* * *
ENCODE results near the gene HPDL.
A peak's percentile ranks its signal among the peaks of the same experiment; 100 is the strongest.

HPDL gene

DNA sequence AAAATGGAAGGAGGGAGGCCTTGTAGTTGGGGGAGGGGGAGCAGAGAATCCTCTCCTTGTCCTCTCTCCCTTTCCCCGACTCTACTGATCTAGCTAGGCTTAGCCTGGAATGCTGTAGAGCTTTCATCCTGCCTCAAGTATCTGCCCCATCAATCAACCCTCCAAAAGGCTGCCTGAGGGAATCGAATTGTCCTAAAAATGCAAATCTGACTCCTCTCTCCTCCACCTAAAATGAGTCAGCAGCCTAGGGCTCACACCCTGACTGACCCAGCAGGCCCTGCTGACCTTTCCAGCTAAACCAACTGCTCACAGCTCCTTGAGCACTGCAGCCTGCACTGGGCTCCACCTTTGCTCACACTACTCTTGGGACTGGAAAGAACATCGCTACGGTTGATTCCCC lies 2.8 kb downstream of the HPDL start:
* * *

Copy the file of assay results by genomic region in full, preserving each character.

ENCODE results near the gene HPDL.
A peak's percentile ranks its signal among the peaks of the same experiment; 100 is the strongest.

HPDL gene

DNA sequence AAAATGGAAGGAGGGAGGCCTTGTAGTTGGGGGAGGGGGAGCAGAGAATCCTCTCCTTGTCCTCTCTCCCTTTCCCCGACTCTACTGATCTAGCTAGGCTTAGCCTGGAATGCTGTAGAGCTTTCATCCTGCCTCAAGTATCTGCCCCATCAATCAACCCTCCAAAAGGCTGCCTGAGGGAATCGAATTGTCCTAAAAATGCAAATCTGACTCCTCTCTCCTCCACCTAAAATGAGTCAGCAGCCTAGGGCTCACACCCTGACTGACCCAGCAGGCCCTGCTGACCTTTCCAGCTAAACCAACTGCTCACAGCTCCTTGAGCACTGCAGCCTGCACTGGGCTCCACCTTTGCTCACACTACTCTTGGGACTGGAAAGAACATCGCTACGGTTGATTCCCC lies 2.8 kb downstream of the HPDL start: